This is a competitive renewal application to investigate the molecular mechanisms of the chemopreventive effect of cancer by tea polyphenols. During the previous funding period, we investigated the effect of tea polyphenols on various protein kinases and AP-1 and NF-kappaB signal transduction pathways in cell culture and genetically-modified mouse models. We found that tea polyphenols (-)-epigallocatechin 3-gallate (EGCG) and theaflavins inhibited tumor promoter-induced or oncogene-induced protein kinases and multiple signal transduction pathways. The dose range of these tea polyphenols that effectively inhibited these signals is similar to that which can inhibit cell transformation and skin carcinogenesis. In this renewal proposal, we hypothesize that Pin-1 acts as a central hub in mediating the anticancer effects of tea polyphenols on multiple signal transduction pathways. This hypothesis is based on our other published data and our preliminary data showing that (a) Pin-1 is critical for neoplastic cell transformation and tumorigenesis;(b) EGCG can bind with Pin-1;(c) EGCG and other tea polyphenols inhibit multiple signal transduction pathways AP-1, NF-kappaB, and NFAT;(d) Pin-1 is one of the core proteins that can regulate all of these distinct signaling pathways. To test this hypothesis, we will use state-of-the-art technologies such as X-ray crystallography, protein chemistry, molecular biology, cell culture and knockout mouse models with the following Specific Aims:
Specific Aim 1. To study the role of Pin-1 in the inhibitory activity of EGCG on cell transformation in vitro.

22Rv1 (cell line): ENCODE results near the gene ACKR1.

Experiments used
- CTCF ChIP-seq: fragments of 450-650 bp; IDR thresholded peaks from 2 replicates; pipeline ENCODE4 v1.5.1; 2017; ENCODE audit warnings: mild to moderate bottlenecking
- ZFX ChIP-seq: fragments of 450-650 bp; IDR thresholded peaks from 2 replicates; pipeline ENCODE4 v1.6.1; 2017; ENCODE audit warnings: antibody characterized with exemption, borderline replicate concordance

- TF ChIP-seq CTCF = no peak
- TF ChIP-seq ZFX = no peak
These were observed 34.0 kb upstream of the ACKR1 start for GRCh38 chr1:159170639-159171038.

Specific Aim 2. To study the interactions of EGCG and other tea polyphenols with Pin-1.
Specific Aim 3. To study the role of Pin-1 as a molecular target for the anti-tumor effect of EGCG in vivo in a tumor xenograft model. We have established experimental conditions through preliminary investigations and expect that the proposed molecular mechanism studies will lead to development of better chemopreventive agents and facilitate the design of more effective chemoprevention trials.

Public Health Relevance

Many studies have shown the anti-cancer effect of drinking green and black tea in both laboratory studies and human population studies. However, the mechanisms of the anti-cancer effect of tea are not clear. This study is to identify the molecular mechanisms/targets associated with the anti-cancer effects exhibited by tea. Such knowledge will help to develop better cancer preventing agens and design more effective cancer prevention trials.

National Institute of Health (NIH)
National Cancer Institute (NCI)
Method to Extend Research in Time (MERIT) Award (R37)
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Chemo/Dietary Prevention Study Section (CDP)
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Kopelovich, Levy
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University of Minnesota Twin Cities
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